Friday, September 13, 2013

Sicily:Where the Landscape yields a dazzling dialogue with the Baroque and the Beautiful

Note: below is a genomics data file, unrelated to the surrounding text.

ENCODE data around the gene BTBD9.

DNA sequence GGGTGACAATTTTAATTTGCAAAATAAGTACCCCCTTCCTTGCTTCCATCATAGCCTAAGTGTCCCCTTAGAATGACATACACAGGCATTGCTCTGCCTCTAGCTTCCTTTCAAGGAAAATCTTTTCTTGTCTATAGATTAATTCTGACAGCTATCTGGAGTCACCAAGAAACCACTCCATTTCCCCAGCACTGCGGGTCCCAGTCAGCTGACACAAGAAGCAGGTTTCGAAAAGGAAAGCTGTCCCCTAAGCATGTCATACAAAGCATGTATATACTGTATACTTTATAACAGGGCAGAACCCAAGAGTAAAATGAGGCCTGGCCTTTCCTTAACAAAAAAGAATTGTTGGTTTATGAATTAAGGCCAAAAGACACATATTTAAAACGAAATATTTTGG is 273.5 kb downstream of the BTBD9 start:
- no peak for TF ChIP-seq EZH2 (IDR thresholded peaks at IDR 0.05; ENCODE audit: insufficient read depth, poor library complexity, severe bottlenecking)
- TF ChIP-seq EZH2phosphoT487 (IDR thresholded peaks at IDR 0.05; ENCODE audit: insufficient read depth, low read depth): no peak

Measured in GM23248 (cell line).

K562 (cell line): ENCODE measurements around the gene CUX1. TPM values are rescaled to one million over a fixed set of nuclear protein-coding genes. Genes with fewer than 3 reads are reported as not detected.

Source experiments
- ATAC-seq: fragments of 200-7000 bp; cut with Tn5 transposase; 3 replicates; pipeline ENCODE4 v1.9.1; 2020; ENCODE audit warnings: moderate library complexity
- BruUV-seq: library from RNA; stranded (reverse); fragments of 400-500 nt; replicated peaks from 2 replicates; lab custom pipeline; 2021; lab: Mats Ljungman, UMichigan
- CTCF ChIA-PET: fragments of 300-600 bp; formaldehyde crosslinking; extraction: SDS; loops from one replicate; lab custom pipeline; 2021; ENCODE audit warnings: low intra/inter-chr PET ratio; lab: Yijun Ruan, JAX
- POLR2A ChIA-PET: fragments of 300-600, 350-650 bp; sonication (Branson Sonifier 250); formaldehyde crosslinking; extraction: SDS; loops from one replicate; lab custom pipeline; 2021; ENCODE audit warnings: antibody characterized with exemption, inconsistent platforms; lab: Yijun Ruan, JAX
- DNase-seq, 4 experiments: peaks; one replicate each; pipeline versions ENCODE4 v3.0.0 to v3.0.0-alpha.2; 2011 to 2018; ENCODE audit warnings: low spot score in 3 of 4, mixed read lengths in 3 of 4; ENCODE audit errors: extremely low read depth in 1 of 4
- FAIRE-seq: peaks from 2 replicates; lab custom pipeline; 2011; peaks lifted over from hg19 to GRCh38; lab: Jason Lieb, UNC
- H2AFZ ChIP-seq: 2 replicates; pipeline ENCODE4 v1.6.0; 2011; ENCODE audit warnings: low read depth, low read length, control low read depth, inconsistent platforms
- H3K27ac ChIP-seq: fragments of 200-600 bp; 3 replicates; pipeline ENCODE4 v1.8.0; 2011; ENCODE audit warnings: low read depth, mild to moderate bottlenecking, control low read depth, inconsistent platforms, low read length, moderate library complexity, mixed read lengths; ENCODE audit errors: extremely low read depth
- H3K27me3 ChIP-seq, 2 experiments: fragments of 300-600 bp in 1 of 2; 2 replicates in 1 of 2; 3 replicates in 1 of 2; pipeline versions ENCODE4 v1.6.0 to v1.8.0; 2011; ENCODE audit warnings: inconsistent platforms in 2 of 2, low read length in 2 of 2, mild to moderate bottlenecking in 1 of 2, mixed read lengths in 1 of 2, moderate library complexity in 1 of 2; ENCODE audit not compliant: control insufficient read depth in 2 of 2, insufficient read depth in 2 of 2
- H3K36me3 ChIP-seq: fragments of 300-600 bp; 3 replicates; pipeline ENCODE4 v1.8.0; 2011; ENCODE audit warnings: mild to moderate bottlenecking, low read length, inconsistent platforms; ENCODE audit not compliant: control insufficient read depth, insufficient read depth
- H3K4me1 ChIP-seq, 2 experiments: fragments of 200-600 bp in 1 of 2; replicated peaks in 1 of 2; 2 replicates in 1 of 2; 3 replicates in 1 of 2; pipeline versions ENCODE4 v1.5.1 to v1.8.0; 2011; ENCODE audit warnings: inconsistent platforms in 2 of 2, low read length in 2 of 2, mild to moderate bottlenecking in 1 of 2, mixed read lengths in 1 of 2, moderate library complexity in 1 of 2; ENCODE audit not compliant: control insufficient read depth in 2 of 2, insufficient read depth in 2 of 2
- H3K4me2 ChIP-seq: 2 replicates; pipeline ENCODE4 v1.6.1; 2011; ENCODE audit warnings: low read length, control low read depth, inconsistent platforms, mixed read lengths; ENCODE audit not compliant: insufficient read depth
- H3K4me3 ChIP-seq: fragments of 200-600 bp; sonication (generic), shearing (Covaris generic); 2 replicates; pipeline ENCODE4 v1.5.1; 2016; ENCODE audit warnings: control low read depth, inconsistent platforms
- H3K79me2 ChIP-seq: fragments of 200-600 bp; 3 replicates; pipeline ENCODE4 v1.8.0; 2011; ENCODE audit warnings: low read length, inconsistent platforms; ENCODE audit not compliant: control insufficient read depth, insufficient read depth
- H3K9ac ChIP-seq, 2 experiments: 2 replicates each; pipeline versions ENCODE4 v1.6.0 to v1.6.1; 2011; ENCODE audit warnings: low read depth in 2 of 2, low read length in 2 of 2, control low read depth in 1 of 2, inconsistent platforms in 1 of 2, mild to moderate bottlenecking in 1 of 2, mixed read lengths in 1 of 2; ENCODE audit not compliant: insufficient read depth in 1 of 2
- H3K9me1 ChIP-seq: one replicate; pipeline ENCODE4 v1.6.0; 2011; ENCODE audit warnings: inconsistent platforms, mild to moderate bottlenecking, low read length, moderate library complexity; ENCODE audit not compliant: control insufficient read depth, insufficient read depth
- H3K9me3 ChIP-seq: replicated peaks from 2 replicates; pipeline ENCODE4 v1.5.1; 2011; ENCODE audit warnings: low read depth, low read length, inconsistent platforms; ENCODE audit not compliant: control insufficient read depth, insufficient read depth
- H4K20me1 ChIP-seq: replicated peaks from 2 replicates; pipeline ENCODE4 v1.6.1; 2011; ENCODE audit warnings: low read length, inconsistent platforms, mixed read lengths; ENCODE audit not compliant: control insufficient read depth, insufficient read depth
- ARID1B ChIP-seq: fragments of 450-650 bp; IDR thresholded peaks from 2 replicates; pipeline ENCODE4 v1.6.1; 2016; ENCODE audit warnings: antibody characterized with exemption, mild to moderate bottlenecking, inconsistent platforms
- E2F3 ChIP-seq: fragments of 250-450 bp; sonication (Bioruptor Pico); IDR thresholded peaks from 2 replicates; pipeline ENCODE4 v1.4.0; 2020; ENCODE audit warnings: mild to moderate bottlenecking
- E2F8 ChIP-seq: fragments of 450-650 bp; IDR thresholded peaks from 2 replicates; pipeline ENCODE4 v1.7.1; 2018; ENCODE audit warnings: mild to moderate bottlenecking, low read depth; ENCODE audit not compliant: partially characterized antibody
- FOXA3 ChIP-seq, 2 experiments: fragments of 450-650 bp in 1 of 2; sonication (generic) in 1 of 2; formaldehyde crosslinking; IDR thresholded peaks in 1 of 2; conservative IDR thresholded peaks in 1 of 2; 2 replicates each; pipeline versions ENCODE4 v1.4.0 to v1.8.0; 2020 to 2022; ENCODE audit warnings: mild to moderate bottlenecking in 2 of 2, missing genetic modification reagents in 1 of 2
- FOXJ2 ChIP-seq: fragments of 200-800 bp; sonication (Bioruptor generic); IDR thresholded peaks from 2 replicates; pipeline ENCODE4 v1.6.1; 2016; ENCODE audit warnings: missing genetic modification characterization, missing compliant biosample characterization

I think it was the Nobel Prize winning Italian poet Salvatore Quasimodo who was quoted as follows: “The poet finds day and starts a diary that is lethal to the inert. The dark landscape yields a dialogue” On a recent visit to the south east of Sicily, I had occasion to visit the town of Modica where Salvatore Quasimodo was born and having noticed a commemorative plaque there on the house where he lived, I decided to read up about the poet on my return. The quotation referred to above stuck a special cord with me for although in a different context, I feel that the bright but certainly not dark landscape of south east Sicily does indeed yield a wonderful visual dialogue with the visitor. As the UNESCO plaque in a central square of Scicli informs us, at least eight towns in the region were completed rebuilt after the devastating earthquake of 1693. Many of the larger civic buildings and churches were constructed in a dominant Baroque style and perhaps because of the relative lack of resources in this poor area of southern Italy, they are not characterised by the excessive decoration and arrogant style of some of the Baroque impositions elsewhere in Italy. In fact, each of the towns that I visited had a unique character and offered a rich cultural experience to the visitor. Although many of these towns are perhaps more popular in the public eye in recent times as settings for the television series Inspector Montalbano, it would be a shame if they were only visited for this reason. In reality, the landscape of the towns themselves, their food restaurants and indeed even the settings used as background to the Montalbano series all offer an opportunity for great enjoyment. However, on the basis that a picture says more than a thousand words, I am posting a few pictures taken in these towns to whet the appetite as it were. They may not quite represent a visual diary of the type alluded to by the famous poet by they at least illustrate some of the many attractions in this region. One final thing that puzzled me is whether the journey by foot from Ragusa New Town to Ragusa Ibla should be classified as a walk or a climb. Whichever, it is certainly a stairway to Heaven! As to the great taste of the local cuisine, I’m afraid that you will have to sample that for yourselves.

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